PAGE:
Ever since his debut in the pages of “Detective Comics” in 1939, Batman has been one of the most popular characters in comic history. In fact, a recent poll by the fan magazine “Comic Heroes” placed Batman at the top of a list of the greatest superheroes of all time, beating out other favorites like Spider-Man, Superman and Wolverine.
With the release of “The Dark Knight Rises” threatening to shatter box-office records this weekend, here’s a look back at the history of the Caped Crusader in media, which ranges from early comics and a campy TV show to more recent movies, animated TV series and video games that take on a darker tone — and ratings that suggest they aren’t for young children.
Like so many characters, Batman’s origin actually began with Superman. Action Comics No. 1 in 1938, the seminal first appearance of Jerry Siegel and Joe Shuster’s Kryptonian brainchild, was, simply put, the Big Bang of the superhero universe. It started everything.
At a time when other popular comic books like “The Shadow” and “Dick Tracy” sold between 200,000 and 400,000 copies per issue, those featuring the Man of Steel routinely sold around 900,000. Bob Kane, a young cartoonist at DC, decided to try to duplicate that success for the company’s flagship anthology series “Detective Comics” by creating a superhero detective — part Superman, part Sherlock Holmes.
The earliest concept, though, was a far cry from the Batman audiences would come to know. Kane’s first drawings featured a character in a gloveless, mostly red costume with a domino mask and stiff bat wings (inspired, of all things, by Leonardo Da Vinci’s flying contraption, the ornithopter).
With the collaboration of writer Bill Finger, however, “the Bat-Man,” as he was originally known, gradually took form. The final product managed to straddle the gap between the new superhero genre and the pulp comics it was supplanting, incorporating elements from both Superman and characters like the Shadow, the Phantom and Zorro.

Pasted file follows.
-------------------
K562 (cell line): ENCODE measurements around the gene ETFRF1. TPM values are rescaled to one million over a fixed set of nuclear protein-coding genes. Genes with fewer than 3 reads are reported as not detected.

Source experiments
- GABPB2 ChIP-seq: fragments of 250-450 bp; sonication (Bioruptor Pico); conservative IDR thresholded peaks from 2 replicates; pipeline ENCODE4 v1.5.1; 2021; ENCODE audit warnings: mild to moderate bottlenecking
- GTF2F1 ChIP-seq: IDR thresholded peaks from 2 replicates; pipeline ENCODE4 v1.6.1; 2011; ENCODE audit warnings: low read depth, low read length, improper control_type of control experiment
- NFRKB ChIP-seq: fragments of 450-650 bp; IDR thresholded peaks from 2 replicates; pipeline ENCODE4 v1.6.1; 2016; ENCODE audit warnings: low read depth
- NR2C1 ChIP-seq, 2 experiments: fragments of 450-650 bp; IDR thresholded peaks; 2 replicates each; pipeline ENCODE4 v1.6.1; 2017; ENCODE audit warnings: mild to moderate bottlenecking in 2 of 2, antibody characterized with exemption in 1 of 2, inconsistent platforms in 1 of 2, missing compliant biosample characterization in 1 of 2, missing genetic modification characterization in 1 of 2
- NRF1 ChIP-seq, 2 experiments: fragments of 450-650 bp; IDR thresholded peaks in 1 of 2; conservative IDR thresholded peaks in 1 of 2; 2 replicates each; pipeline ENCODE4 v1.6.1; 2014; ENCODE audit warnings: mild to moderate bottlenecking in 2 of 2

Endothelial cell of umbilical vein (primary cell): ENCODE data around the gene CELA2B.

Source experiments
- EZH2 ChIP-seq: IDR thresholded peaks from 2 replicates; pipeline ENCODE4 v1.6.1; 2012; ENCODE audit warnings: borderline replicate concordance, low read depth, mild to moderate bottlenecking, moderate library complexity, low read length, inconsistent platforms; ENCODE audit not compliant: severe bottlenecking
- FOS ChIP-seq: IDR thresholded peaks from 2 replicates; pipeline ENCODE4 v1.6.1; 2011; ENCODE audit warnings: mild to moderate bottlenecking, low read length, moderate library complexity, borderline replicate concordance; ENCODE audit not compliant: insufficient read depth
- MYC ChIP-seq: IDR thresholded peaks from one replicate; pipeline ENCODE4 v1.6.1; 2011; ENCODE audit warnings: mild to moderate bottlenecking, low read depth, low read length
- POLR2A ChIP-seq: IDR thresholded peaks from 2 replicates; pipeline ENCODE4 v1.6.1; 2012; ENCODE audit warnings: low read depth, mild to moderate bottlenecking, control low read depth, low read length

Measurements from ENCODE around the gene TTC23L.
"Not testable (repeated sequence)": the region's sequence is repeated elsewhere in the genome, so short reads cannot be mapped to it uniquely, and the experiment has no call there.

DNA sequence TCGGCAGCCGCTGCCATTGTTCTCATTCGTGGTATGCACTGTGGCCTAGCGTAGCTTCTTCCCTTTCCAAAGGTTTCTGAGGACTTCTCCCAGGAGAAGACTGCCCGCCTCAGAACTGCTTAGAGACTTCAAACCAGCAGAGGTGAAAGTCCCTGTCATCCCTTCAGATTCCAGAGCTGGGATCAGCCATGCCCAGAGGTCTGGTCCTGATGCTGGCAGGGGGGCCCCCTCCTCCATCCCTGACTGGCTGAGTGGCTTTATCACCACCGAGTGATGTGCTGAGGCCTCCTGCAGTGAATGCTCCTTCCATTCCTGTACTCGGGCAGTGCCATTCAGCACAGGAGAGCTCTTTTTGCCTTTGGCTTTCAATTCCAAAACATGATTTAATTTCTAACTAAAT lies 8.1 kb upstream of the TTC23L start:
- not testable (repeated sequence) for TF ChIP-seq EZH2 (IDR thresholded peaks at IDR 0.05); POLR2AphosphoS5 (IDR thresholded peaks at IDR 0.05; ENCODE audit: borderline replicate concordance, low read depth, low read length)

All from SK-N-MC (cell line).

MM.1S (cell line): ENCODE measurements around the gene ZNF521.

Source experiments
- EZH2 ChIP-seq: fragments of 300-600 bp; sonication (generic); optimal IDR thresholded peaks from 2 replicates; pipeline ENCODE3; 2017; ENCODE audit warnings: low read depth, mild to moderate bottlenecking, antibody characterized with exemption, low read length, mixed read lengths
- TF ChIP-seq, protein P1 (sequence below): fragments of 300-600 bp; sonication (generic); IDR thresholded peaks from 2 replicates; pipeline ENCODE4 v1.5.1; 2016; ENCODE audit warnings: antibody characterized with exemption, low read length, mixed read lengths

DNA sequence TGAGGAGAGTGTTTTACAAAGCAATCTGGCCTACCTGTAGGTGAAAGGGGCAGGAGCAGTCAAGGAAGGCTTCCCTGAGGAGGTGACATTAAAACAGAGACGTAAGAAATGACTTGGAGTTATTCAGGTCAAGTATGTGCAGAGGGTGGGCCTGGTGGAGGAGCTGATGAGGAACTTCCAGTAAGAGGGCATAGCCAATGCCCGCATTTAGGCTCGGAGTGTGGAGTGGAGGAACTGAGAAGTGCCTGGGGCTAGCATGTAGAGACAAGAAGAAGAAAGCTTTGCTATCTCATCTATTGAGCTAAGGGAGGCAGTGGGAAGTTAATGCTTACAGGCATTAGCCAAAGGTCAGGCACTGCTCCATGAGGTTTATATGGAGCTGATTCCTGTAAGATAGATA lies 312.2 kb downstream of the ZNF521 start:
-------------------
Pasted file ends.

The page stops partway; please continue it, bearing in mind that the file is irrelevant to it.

Along with design, Finger also contributed the details of Batman’s secret identity, naming him after Scottish patriot Robert the Bruce and Revolutionary War hero Mad Anthony Wayne (who, in the comics, is said to be Bruce Wayne’s ancestor). Perhaps the most important contribution, though, was the tragic backstory Finger wrote in order to justify the character’s extraordinary exploits.
The final ingredient that transformed Bob Kane’s “The Bat-Man” into the classic comic hero came from DC editor Frederic Whitney Ellsworth. Ellsworth had become concerned at the amount of violence depicted in the character’s early stories. Like other pulp heroes, the Caped Crusader was not, at first, above using guns or even lethal force to dispatch his enemies. At Ellsworth’s insistence, however, Finger and Kane adopted the famous “no-kill” rule, a decision that has had a profound influence on the history of the character in both comics and film.
Batman for all seasons
Batman’s first appearance in “Detective Comics” No. 27 was, as one might assume from the book’s title, in the role of a detective, using his amazing (but not superhuman) skills of deduction to solve “The Case of the Chemical Syndicate.” Over the decades, however, Batman has worn many masks — from the World’s Greatest Detective to the Caped Crusader to the Dark Knight.
As Bob Kane said, “Maybe every 10 years Batman has to go through an evolution to keep up with the times.”
As the popularity of detective stories waned, Batman adapted to find new audiences. In the 1950s, a period considered by many fans to be a dark age for the character, that meant an increased emphasis on sci-fi elements and novelty for the sake of novelty. Alien invasions, new additions to the burgeoning Bat-family like Batwoman and Ace the Bat-hound, and sci-fi-themed villains such as Mr. Freeze were all par for the course.